|Publication number||US3966339 A|
|Application number||US 05/551,648|
|Publication date||Jun 29, 1976|
|Filing date||Feb 21, 1975|
|Priority date||Feb 21, 1975|
|Publication number||05551648, 551648, US 3966339 A, US 3966339A, US-A-3966339, US3966339 A, US3966339A|
|Inventors||Borivoj Nemecek, Jean M. Lipman|
|Original Assignee||Borivoj Nemecek, Lipman Jean M|
|Export Citation||BiBTeX, EndNote, RefMan|
|Patent Citations (6), Referenced by (42), Classifications (13)|
|External Links: USPTO, USPTO Assignment, Espacenet|
This invention relates to fasteners of the kind used to join constructional elements in the manufacture of furniture or similar structures. More particularly, the invention is concerned with substitutes for wooden dowels.
It is an object of the invention to provide a dowel like fastener of a polymer material which will provide a good and rigid connection at a commercially competitive price relative to wooden dowels.
According to the invention, a dowel fastener of one piece construction formed from suitably high impact strength polymer material comprises a profiled elongated body, the body profile providing at least one raised stabilising formation operative to stabilise the fastener in a socket therefor, and spaced radially outwardly tapering peripheral socket gripping fins extending radially beyond the stabilising formation and on either side of the center of the body so that the construction is adapted for insertion from either end into a socket of slightly smaller diameter than that of the fins.
Preferably the stabilising formation is in the nature of a peripheral plateau of circular cross-section, such that the surface of the plateau engages the wall of the socket in a loop or band extending therearound or at least is closely spaced from the socket wall so that very small relative lateral movement of the fastener and socket brings the formation into contact with the socket wall.
Where a single stabilising formation is provided, it should be positioned on the fastener so as to extend partially into each of the sockets of mating constructional elements to be joined. Thus, a single raised formation will normally be positioned centrally on the elongated body and be inserted one half into one element and the other half into the other element.
In the preferred construction of the fastener, according to the invention, spaced stabiliser formations are provided, one towards each end of the rod.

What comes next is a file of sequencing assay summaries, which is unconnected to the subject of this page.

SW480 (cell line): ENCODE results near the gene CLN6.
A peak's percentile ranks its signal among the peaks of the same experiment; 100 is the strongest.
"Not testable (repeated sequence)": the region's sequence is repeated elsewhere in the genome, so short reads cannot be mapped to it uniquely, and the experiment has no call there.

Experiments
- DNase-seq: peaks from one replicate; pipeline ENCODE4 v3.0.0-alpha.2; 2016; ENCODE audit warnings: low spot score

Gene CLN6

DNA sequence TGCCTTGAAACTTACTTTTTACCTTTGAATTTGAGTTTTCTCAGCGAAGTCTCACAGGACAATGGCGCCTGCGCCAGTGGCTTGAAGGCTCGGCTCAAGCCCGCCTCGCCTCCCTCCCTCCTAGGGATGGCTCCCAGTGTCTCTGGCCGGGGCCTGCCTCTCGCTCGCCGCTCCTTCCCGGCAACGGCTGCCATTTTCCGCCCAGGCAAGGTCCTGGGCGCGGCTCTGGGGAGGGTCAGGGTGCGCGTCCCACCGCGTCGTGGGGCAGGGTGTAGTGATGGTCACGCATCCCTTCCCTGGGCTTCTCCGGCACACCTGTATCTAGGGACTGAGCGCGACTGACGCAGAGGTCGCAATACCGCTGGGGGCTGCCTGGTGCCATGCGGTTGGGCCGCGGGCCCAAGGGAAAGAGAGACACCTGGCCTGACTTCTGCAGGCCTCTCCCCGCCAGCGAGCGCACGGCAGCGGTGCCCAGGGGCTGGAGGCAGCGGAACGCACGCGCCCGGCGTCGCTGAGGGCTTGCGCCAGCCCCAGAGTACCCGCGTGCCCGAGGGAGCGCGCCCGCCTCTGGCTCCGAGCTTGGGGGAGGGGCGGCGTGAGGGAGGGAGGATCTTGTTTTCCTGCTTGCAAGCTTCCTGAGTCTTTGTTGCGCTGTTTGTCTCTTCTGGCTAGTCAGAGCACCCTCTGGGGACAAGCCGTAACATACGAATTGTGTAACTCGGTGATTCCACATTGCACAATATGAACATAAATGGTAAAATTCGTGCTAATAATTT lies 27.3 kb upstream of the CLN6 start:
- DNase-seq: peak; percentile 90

Thus, in the fastener as it is conceived in its most effective form, an arrangement of three spaced stabiliser formations is provided on the elongated body, one formation being centrally located on the body and one being located towards each end thereof. The diameters of the formations are the same and they determine the socket size for which the fastener is to be used.
The spaced peripheral fins on the body may be located in the gaps between the stabilising formations as well as between the end formations and the ends of the body. The fins act to grip the socket walls in the respective furniture elements so that the latter cannot be separated unless great force is applied and the stabiliser formations act to prevent relative play between the elements.
In order to illustrate the invention, examples thereof will now be described with reference to the accompanying drawings in which:
FIG. 1 is a sectional view taken through two furniture elements, with some parts broken away, to be joined by means of the dowel fastener of the invention;
FIG. 2 is an enlarged detail of a part of the fastener;
FIG. 3 is a side elevation of an alternative form of dowel fastener to that illustrated in FIG. 1; and
FIG. 4 is a side elevation of yet another alternative form of a dowel fastener according to this invention.
Referring now to FIGS. 1 and 2 of the drawings, the fastener 1 comprises an article which is injection moulded from a low moisture regain nylon material, such as one obtained by condensation of hexamethylene diamine with adipic acid. The fastener comprises a profiled elongated core or body 2 provided with spaced circular peripheral plateaux formations 3, 4 and 5. The middle formation 4 is centrally located on the body 2.